Papers including The Daily Telegraph and The Sun rushed to splash pictures of scantily clad University of Cambridge students across their pages last week. The snaps of a near-naked "size-12 stunner", a bikini-clad student in a punt and a third in skimpy gym gear accompanied stories on 29 October about a "Cambridge tiff over student-tabloid totty". The pictures originally appeared in The Tab, a student news website at Cambridge, and were denounced by Natalie Szarek, Cambridge Student Union's women's officer, as reinforcing "harmful" attitudes.
Academia provided picture editors with another opportunity to "sex up" their pages thanks to a study that suggests men find "normal"-sized women most attractive. Reported on 29 October, the research was led by Vinet Coetzee, a doctoral researcher in the University of St Andrews' School of Psychology, and focused on facial attraction. The Daily Mail illustrated its report with a picture of model Kate Moss, who, it said breathlessly, had "cleavage on show". Ms Coetzee, by contrast, focused on the ability of participants in the study to spot signs of ill-health linked to weight problems in the faces of subjects.
It witnessed the death of Richard III and inspired one of William Shakespeare's best-known quotations, but now, more than 500 years after the event, it has emerged that the location of the Battle of Bosworth was two miles away from where it was thought to have been fought. The discovery, reported on 29 October, was made by archaeologists from the Battlefields Trust, which is led by Richard Holmes, professor of military and security studies at Cranfield University. Professor Holmes said: "No historical discovery has elated me more than this one, and I have seldom felt more conscious of being able to touch the past."
A pot of money provided to old universities to help them maintain their historic buildings is under threat as public spending tightens. According to reports on 30 October, the universities of Oxford and Cambridge and King's College London will be hardest hit by the plans to cut £40 million from the pot. The proposals being considered by the Higher Education Funding Council for England follow government demands that Hefce saves £180 million in 2010-11.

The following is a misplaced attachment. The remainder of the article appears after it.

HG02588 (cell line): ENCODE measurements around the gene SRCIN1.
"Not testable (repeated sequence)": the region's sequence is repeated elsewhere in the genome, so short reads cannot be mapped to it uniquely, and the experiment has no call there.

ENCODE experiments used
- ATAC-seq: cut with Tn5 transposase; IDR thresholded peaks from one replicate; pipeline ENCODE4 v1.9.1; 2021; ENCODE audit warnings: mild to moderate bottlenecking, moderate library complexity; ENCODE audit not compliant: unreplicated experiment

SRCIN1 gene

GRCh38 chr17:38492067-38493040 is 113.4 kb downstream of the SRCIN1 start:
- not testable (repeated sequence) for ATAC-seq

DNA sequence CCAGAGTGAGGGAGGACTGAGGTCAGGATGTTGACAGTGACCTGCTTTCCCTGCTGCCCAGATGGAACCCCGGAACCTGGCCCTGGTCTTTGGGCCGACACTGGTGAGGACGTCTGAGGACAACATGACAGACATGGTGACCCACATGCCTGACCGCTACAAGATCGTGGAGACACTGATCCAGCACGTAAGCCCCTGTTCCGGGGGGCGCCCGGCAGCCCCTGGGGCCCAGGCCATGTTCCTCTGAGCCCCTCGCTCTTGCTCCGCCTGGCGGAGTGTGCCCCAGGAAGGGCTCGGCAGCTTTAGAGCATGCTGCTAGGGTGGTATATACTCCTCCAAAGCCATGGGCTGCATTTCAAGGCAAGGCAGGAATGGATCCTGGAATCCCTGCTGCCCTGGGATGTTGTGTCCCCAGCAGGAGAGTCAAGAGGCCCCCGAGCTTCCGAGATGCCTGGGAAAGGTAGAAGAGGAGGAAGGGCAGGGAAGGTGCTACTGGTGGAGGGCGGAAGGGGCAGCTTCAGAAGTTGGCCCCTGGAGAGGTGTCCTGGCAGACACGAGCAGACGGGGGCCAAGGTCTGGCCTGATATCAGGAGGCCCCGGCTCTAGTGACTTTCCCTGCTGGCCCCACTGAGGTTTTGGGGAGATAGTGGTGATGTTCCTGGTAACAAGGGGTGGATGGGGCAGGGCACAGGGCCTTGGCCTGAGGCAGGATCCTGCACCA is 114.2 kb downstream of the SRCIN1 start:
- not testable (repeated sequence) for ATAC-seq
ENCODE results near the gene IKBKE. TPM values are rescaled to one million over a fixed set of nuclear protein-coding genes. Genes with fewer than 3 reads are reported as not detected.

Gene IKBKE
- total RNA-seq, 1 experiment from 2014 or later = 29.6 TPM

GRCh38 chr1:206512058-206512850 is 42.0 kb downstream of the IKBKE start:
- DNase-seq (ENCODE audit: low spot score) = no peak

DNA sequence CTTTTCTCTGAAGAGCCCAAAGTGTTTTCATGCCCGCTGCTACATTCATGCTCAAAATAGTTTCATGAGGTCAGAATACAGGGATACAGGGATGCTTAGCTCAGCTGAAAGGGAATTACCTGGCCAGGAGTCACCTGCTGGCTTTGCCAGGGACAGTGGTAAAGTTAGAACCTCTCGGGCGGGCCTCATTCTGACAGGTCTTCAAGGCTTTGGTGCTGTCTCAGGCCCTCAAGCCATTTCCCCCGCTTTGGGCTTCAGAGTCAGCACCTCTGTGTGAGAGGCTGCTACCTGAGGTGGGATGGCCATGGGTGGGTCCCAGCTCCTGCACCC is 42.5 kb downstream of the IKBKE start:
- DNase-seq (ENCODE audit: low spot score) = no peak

Alcoholism, drug abuse and lowly temp jobs: some of the fates that have befallen winners of University Challenge, as revealed by a BBC documentary. Far from marching on to ever greater success, some of those tracked down years after they won the quiz show were stuck in dead-end jobs - or worse. Tony Gillham, a winner with Birkbeck, University of London in 2003, spent four years battling alcoholism, it was reported on 31 October. "Drinking is a great leveller. Everybody is equally stupid when they are drunk," he said.
His timing could hardly have been better. David Eastwood faced complaints this week over his £900-a-year membership of an exclusive club while in charge of Hefce, but the scrutiny coincided with a demonstration of selflessness in his new role. On 31 October, it was reported that Professor Eastwood, who left Hefce in April, "billed the taxpayer" for two years' membership of the Athenaeum Club in Pall Mall, London. The sum was highlighted following an examination of quangos' expenditure. However, the revelation came as it was announced that Professor Eastwood, now vice-chancellor of the University of Birmingham, is donating £40,000 of his own cash to Birmingham's fundraising campaign.
After this year's surge in university applications, the rush is on to secure a place for 2010. Figures from the Universities and Colleges Admissions Service, published on 2 November, show that applications have already risen by 11.6 per cent, up from 64,438 to 71,883 year on year. David Willetts, the Conservative Shadow Universities Secretary, said the statistics showed that "ministers are sleepwalking into another entrance crisis". "This year, far more potential students than usual have been left without a place, and we can now see the problems are set to be even worse next year," he said.